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n. pl. an·tin·o·mies
1. Contradiction or opposition, especially between two laws or rules.
2. A contradiction between principles or conclusions that seem equally necessary and reasonable; a paradox.

[Latin antinomia, from Greek antinomiā : anti-, anti- + nomos, law; see nem- in Indo-European roots.]

an′ti·nom′ic (ăn′tĭ-nŏm′ĭk) adj.
American Heritage® Dictionary of the English Language, Fifth Edition. Copyright © 2016 by Houghton Mifflin Harcourt Publishing Company. Published by Houghton Mifflin Harcourt Publishing Company. All rights reserved.


n, pl -mies
1. opposition of one law, principle, or rule to another; contradiction within a law
2. (Philosophy) philosophy contradiction existing between two apparently indubitable propositions; paradox
[C16: from Latin antinomia, from Greek: conflict between laws, from anti- + nomos law]
antinomic adj
ˌantiˈnomically adv
Collins English Dictionary – Complete and Unabridged, 12th Edition 2014 © HarperCollins Publishers 1991, 1994, 1998, 2000, 2003, 2006, 2007, 2009, 2011, 2014


(ænˈtɪn ə mi)

n., pl. -mies.
1. opposition between one law, principle, rule, etc., and another.
2. a contradiction between two statements, both apparently obtained by correct reasoning.
[1585–95; < Latin antinomia < Greek antinomía. See anti-, -nomy]
an`ti•nom′ic (-tɪˈnɒm ɪk) an`ti•nom′i•cal, adj.
Random House Kernerman Webster's College Dictionary, © 2010 K Dictionaries Ltd. Copyright 2005, 1997, 1991 by Random House, Inc. All rights reserved.

antinomia, antinomy

a real or apparent contradiction in a statute. — antinomic, antinomian, adj.
See also: Law
-Ologies & -Isms. Copyright 2008 The Gale Group, Inc. All rights reserved.
ThesaurusAntonymsRelated WordsSynonymsLegend:
Noun1.antinomy - a contradiction between two statements that seem equally reasonable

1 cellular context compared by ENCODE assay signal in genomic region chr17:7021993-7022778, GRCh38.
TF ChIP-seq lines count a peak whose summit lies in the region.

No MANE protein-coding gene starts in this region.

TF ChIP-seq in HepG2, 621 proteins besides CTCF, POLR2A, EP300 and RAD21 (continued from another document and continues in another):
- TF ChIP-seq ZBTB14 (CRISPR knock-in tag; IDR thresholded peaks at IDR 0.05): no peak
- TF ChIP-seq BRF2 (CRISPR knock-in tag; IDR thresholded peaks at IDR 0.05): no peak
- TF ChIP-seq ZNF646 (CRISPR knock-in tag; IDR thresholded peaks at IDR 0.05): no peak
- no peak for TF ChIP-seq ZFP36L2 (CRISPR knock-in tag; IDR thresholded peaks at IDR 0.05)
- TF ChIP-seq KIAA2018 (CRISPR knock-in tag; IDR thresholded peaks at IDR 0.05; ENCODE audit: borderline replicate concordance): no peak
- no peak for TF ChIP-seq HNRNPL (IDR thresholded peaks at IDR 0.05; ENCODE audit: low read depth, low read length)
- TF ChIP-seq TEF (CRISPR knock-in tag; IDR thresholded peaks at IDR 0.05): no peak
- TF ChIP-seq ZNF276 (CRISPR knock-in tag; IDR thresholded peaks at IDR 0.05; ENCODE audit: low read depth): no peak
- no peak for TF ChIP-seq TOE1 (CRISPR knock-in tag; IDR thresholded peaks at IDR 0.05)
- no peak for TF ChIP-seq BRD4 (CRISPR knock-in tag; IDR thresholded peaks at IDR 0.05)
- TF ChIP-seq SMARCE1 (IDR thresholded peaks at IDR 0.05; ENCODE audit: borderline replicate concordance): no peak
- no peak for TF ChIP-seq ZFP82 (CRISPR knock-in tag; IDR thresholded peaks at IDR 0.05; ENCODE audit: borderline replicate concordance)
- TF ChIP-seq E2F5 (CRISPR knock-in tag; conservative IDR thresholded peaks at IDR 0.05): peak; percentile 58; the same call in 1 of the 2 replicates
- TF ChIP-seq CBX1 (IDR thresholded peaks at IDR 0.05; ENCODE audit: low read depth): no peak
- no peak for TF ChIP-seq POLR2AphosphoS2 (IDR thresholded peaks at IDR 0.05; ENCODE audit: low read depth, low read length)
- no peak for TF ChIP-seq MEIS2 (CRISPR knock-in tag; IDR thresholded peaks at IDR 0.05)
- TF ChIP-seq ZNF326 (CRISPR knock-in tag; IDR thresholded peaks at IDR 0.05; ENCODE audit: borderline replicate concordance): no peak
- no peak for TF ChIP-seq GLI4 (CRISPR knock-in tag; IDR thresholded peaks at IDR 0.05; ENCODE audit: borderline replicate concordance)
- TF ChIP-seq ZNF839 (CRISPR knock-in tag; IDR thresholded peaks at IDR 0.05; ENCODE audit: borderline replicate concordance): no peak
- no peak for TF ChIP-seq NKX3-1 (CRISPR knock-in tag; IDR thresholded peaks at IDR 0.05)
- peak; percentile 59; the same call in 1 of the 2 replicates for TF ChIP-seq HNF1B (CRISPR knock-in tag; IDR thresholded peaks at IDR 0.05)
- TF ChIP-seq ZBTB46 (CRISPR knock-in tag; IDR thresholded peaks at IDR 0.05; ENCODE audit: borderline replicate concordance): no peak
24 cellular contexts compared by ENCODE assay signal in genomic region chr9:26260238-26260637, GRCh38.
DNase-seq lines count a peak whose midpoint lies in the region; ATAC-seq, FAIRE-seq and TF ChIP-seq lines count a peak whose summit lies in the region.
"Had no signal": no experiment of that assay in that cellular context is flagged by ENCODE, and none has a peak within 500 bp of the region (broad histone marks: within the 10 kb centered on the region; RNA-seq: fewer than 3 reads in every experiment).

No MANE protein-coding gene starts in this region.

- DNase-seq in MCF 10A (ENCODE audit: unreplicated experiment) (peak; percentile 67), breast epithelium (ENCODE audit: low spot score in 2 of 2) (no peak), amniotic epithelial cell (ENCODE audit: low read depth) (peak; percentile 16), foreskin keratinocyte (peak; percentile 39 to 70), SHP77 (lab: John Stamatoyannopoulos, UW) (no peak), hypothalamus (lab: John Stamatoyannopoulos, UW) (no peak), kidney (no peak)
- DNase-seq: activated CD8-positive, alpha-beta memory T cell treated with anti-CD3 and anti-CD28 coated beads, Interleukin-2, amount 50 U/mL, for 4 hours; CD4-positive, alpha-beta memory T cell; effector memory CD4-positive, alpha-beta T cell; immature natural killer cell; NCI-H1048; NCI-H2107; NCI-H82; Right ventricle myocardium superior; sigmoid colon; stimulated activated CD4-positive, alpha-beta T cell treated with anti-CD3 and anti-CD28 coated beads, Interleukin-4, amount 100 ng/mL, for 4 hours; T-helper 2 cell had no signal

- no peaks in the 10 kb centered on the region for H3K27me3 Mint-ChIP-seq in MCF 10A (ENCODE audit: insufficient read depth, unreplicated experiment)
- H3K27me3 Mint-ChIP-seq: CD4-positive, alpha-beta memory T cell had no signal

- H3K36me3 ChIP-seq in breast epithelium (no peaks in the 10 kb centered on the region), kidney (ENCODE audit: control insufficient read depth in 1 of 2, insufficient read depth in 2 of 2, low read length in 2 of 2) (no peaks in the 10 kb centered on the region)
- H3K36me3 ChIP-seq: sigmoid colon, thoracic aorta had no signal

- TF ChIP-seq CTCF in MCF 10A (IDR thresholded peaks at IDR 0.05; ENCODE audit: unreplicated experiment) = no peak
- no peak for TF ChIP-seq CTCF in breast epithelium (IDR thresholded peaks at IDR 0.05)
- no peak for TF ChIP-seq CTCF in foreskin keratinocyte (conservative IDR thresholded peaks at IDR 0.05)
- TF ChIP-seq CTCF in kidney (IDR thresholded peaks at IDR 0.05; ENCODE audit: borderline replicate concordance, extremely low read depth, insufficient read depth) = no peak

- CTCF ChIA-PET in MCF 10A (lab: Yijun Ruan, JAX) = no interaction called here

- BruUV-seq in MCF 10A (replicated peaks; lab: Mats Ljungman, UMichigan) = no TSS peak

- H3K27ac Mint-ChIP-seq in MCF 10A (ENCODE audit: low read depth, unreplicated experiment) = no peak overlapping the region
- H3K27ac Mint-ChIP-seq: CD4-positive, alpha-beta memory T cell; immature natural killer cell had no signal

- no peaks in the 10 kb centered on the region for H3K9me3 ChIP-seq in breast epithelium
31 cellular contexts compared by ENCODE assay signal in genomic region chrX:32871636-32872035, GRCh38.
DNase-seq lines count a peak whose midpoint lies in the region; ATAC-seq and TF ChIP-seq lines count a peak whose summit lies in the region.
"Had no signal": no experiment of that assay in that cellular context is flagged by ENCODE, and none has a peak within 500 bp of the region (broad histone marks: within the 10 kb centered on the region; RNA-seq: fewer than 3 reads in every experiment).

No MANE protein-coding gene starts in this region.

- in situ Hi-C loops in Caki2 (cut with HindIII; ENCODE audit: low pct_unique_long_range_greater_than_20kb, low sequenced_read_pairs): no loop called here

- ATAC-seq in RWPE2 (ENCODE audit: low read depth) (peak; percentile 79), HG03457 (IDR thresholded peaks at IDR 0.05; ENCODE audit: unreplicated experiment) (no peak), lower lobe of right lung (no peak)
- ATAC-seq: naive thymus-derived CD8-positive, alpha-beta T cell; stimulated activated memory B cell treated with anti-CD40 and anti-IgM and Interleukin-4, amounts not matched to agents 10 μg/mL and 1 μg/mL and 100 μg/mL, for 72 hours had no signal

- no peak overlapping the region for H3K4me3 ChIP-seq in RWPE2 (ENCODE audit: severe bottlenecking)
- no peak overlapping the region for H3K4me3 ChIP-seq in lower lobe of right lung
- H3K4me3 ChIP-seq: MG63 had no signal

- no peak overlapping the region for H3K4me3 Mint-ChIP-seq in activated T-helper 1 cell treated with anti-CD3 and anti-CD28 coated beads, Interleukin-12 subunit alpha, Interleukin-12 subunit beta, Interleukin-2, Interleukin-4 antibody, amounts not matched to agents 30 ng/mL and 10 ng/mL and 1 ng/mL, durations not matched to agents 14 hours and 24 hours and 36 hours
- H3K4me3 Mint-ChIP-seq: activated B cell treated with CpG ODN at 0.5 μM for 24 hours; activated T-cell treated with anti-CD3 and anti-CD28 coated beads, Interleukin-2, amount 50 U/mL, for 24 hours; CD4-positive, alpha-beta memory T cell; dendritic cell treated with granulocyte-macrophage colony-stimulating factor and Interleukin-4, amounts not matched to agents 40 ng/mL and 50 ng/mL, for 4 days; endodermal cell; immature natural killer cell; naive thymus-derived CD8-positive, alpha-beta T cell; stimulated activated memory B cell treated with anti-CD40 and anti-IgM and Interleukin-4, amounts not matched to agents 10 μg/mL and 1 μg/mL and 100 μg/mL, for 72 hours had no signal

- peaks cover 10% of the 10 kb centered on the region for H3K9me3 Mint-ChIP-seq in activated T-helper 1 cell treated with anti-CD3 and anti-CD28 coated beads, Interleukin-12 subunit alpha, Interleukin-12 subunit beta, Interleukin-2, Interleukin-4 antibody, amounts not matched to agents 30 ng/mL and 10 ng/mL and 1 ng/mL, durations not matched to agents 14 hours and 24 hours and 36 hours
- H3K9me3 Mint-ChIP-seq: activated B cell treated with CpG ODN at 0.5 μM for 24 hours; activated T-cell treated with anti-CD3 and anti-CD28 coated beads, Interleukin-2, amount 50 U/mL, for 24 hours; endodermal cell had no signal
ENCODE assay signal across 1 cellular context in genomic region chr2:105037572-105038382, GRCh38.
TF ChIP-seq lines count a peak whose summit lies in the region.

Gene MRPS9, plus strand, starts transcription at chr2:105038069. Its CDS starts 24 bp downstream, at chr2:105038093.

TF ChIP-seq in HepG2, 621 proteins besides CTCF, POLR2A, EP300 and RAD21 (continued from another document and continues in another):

contradiction in terms, contradiction - (logic) a statement that is necessarily false; "the statement `he is brave and he is not brave' is a contradiction"
Based on WordNet 3.0, Farlex clipart collection. © 2003-2012 Princeton University, Farlex Inc.


[ænˈtɪnəmɪ] Nantinomia f
Collins Spanish Dictionary - Complete and Unabridged 8th Edition 2005 © William Collins Sons & Co. Ltd. 1971, 1988 © HarperCollins Publishers 1992, 1993, 1996, 1997, 2000, 2003, 2005
References in periodicals archive ?
CII should be provided the authority of Central Fatwa Council to avoid antinomies in Fatwa issuance.
He covers hereticism, faith, and the antinomies of reason; writing Enlightenment-Disenlightenment in the 16th and 17th centuries bourgeois universalism in the Age of Enlightenment and nationalism; and the reason of unreason as anti-philosophy: post-war capitalism, emancipatory universalism, and radical particularism.
Gary Wilder's study of the two negritude poets who embraced politics in spite of themselves--Aime Cesaire and Leopold Sedar Senghor--is a welcome antidote to the essays and monographs that have been, for half a century and more, bogged down in antinomies. In an effort to understand their "attempts ...
In each chapter Susen identifies key antinomies and tensions, and suggests a central figure of transition from modernist to postmodernist tendencies in social scientific research.
Ross objects, however, that this dualism gives rise to certain very troublesome antinomies both in the concept of law and in the other fundamental legal concepts, and that dualists cannot avoid these antinomies by eliminating the concept of validity from their theories, since doing so would leave the resulting (monist) theory unable to even find its study object, but must instead substitute a non-cognitivist account of claims of legal validity for the non-naturalist (intuitionist) account characteristic of such dualism.
There is little acknowledgement of the fervent political aspirations and antinomies of the "Generation of 1914" writers and intellectuals, outside Martin's selected novelists.
In a modern organization, we daily experience the antinomies of politics and money, means and ends, and ambition and capacity.
By adopting beneficial Western practices without 'Westernizing' their countries, Putin and Khatami overcame the "antinomies of the past."
Copjec's remarkable article casts these formulae in terms of Kant's antinomies, arguing that the masculine and feminine sides of Lacan's formulae represent the dynamical and mathematical antinomies respectively.
In the sixteen essays presented in the book excluding preface and notes, Achebe chronicles his experience of the world within and outside Ogidi, his native village in Eastern Nigeria; the antinomies of being British-protected and educated; the need for Nigeria to rise from her development ashes like the phoenix; the imperatives of restoring African heritage; the urgency to revamp Nigeria through the agency of "university leadership"; and the discontents of "resource curse" hypothesis.
"Anatomic Antinomies" is from Poesia senza kuore, ed.